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A product content strategy and design course that strengthens our learning and working models—Part I

This content strategy and content design course helps you understand how we work, and how we work on our practices, habits, and working models.

Ever since I announced my two courses in content strategy and content design, I have received interesting questions by some people. The goal is certainly not to sell the courses but to build some conversations around how we work, where are the gaps in what we are doing and how we want to work, and how we can close this gap for a more fulfilling working experience.

If you look at the course details whether in Directions or in Standards, we are not talking about how to write content or how to design the customer journey.

Our work in content and design is such an interesting mix of skills in figuring out and understanding what we are doing, and for what goals. It involves raising the right questions, proactively, to form a collective understanding of how we make things possible, and better, and how we can address the issues that stop us doing our best.

A few questions by the audience

Q: Will you discuss UX design too?

A: Can we discuss content without design or UX? Can we even write a blog post without understanding the interface where it lives for its structure, usability, hierarchy of information, the CTA, and the customer’s goals? Everything about content and design is very closely baked in the course discussions.

Q: I am the first content designer in my organization and my marketing manager is working here for more than two years. She works a lot differently. Will the course help me build my own team, and to learn how I can work with the marketing manager?

A: In the organizations where there are no content teams, the other functions such as marketing build their own processes based on their experience and needs. In the course, we shall discuss how to work with others, how to build relationships and the systems of work without proving anyone wrong. This topic is quite subjective and broad and there are no templates to work in such situations. We need to find ways to identify what works best for the organization and then we can align with others and gradually strengthen our voice and role to fix the gaps in content production and workflow.

Q: We have a team of five content designers directly reporting to the design manager. I love working on designs too, and I am planning to move into UX. Our organization is big and so I am not sure if this course can help me identify my career path.

A: Well, the course does not advise you on career path because that is not the goal here. The way we discuss our work, capabilities, how we should work for our role in the product, the course adds a lot of clarity on how best we can contribute to the product success. You might end up knowing yourself a lot better for your skills, judgment, interests, and curiosity, and which means you will be more sure of what you want to do next.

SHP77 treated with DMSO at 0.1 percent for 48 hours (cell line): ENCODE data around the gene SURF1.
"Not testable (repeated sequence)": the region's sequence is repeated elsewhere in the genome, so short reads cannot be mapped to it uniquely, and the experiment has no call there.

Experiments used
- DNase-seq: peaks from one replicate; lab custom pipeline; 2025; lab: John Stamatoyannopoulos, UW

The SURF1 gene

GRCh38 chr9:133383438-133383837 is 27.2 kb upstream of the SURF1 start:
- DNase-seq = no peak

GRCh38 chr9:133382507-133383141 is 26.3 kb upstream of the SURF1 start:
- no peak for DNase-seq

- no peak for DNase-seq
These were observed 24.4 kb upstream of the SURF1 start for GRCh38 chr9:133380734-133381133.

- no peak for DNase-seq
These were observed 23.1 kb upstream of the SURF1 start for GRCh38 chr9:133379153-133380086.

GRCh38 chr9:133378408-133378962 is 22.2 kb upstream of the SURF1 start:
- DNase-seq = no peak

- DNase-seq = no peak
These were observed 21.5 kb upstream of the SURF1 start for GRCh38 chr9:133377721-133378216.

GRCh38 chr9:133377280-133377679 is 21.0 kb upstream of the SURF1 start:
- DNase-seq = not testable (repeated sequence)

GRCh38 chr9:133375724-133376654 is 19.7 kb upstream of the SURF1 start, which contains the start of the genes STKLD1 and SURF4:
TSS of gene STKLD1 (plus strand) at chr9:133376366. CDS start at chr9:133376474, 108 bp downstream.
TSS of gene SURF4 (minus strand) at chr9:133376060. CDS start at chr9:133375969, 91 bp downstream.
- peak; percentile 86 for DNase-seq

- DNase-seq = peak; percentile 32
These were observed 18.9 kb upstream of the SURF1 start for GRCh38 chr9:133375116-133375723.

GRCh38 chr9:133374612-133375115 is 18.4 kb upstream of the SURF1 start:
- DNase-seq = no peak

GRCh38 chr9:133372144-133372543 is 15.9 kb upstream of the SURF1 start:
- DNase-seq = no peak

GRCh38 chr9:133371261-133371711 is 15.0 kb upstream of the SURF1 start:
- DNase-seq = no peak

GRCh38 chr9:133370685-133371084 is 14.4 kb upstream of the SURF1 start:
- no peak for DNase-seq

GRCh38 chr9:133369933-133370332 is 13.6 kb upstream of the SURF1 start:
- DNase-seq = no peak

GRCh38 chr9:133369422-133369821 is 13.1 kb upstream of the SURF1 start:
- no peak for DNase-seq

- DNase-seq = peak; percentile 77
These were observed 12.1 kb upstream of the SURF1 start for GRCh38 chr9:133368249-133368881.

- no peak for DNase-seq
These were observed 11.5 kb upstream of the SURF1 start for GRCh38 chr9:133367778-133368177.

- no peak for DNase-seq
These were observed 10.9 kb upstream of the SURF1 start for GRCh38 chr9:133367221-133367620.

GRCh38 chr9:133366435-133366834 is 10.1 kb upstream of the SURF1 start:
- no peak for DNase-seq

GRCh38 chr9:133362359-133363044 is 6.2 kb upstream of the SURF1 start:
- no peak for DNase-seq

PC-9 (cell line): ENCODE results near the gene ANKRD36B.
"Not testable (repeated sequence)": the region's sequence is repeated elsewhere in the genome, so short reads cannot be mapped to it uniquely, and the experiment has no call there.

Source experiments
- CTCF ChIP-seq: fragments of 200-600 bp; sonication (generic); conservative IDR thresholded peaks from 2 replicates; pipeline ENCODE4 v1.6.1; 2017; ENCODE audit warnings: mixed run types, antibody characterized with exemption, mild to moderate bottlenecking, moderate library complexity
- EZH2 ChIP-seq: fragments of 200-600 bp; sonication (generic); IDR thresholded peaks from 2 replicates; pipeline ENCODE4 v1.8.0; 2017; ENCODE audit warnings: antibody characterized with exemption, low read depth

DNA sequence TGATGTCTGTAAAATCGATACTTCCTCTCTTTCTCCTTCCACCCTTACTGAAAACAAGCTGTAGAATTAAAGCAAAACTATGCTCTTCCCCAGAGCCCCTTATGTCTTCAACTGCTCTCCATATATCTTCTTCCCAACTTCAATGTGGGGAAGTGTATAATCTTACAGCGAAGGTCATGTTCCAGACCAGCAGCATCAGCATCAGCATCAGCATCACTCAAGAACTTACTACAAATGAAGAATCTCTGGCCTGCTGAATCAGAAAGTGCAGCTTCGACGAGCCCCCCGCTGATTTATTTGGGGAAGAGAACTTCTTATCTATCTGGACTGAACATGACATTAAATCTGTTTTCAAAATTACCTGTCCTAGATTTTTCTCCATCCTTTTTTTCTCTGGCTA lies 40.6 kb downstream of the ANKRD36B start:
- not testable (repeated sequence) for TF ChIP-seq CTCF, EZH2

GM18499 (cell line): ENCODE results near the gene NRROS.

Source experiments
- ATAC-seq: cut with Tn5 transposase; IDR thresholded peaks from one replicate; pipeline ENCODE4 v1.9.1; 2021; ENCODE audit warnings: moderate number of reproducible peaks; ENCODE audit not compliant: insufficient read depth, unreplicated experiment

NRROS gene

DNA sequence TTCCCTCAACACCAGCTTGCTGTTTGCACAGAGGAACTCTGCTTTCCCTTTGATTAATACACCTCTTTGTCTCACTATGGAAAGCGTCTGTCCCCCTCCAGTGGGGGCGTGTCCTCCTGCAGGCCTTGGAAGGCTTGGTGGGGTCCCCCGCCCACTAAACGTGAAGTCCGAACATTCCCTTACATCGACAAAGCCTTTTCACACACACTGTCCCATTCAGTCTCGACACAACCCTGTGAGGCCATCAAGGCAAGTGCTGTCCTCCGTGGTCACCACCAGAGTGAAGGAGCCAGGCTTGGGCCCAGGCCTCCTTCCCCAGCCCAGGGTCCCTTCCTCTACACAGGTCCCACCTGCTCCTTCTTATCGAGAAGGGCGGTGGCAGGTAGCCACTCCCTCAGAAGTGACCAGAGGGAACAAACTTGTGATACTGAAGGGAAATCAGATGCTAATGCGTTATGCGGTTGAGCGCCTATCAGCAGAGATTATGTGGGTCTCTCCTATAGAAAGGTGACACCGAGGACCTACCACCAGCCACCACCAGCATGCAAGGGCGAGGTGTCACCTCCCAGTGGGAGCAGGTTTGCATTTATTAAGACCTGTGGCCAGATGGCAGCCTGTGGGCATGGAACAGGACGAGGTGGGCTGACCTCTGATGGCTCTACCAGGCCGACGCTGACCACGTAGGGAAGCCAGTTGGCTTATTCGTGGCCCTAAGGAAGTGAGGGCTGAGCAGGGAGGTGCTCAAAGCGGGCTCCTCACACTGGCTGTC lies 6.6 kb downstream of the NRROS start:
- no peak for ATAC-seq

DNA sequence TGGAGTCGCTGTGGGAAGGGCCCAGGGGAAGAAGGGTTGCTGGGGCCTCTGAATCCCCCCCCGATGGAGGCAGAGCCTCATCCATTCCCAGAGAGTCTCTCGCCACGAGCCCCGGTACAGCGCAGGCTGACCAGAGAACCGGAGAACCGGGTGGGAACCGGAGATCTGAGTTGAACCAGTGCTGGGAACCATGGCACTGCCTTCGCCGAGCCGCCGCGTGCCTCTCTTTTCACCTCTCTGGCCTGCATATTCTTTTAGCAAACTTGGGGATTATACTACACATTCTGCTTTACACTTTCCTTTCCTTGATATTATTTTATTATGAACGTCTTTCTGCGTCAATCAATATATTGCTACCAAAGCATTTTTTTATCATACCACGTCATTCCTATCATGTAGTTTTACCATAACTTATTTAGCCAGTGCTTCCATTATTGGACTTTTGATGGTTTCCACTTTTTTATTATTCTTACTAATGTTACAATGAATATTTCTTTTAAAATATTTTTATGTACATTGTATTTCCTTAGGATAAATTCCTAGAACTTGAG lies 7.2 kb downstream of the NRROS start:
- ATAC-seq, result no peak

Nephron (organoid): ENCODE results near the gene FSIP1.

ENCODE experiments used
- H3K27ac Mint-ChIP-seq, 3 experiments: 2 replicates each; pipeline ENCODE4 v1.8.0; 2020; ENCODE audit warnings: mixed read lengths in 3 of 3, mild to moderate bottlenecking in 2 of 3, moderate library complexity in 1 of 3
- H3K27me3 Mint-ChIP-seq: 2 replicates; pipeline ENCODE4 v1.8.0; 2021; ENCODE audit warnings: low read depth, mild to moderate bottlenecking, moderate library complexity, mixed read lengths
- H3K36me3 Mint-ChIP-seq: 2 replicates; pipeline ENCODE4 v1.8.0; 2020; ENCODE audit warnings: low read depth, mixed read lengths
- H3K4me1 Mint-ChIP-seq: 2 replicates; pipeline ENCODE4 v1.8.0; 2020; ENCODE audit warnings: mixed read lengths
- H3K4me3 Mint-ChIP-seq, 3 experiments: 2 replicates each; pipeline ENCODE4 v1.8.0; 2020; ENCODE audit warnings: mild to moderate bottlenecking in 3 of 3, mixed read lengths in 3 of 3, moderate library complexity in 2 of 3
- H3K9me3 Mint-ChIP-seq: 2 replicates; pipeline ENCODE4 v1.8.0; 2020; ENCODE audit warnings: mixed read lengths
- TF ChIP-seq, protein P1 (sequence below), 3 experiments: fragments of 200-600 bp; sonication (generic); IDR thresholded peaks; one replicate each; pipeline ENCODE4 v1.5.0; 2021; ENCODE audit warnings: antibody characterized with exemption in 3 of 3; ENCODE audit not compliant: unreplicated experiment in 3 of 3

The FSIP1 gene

Q: What kind of exercises or activities are planned in this course for the practice?

A: See an example exercise in this Google drive document, you can find more examples in the course details. In addition, we will see many real-time examples of what makes or breaks a content experience which means its direct impact on the product. I use many such examples in my writings (see my blog).

Q: I am leading a content team and we have a reasonably mature content team and a design team. I am looking forward to learn about the options in career path—possibly in design leadership or product or program management. Does this course talk about career path for senior roles?

A: Well, the course does not answer all the questions about the content and design career paths. The basic goal is to identify how we want to work and for what kind of impact on the organizations. If you are planning to move to product management, the course talks about this shift. If you are looking for deeper and contextual pros and cons of whether you should move to product management, this is not within the scope of this course. However, you will get an introduction to why and why not to move to product management, and we shall introduce you to a few product managers with content and design background with whom you can check for more detailed questions.

Q: I am doing content strategy for five years now and now I want to apply my learnings so far to the big picture organization goals. What is in this course that can help me?

A: For the course participants who are working in senior roles, we shall discuss the role of content in org design and redesign, the organization’s ecosystem for its brand positioning, and for applying our content and design learnings as system thinking. I wrote about it in this blog post but the course talks about in more depth and breadth.

Q: I need to work on my own skills and practice which I might not be able to put into my real work practice. How can this course help me raise my standards, and then help me apply these into my work?

A: Your rewards of learning are not always the same as the rewards of work. We can try bringing these two closer but we should place the higher bet on the rewards of learning. Once you know more, you will always find ways to put these learnings into work even without expectations of the rewards of work. Being in that state itself is the reward—it adds strength to our working frameworks, our belief system, our decision models, and our relationship with the people.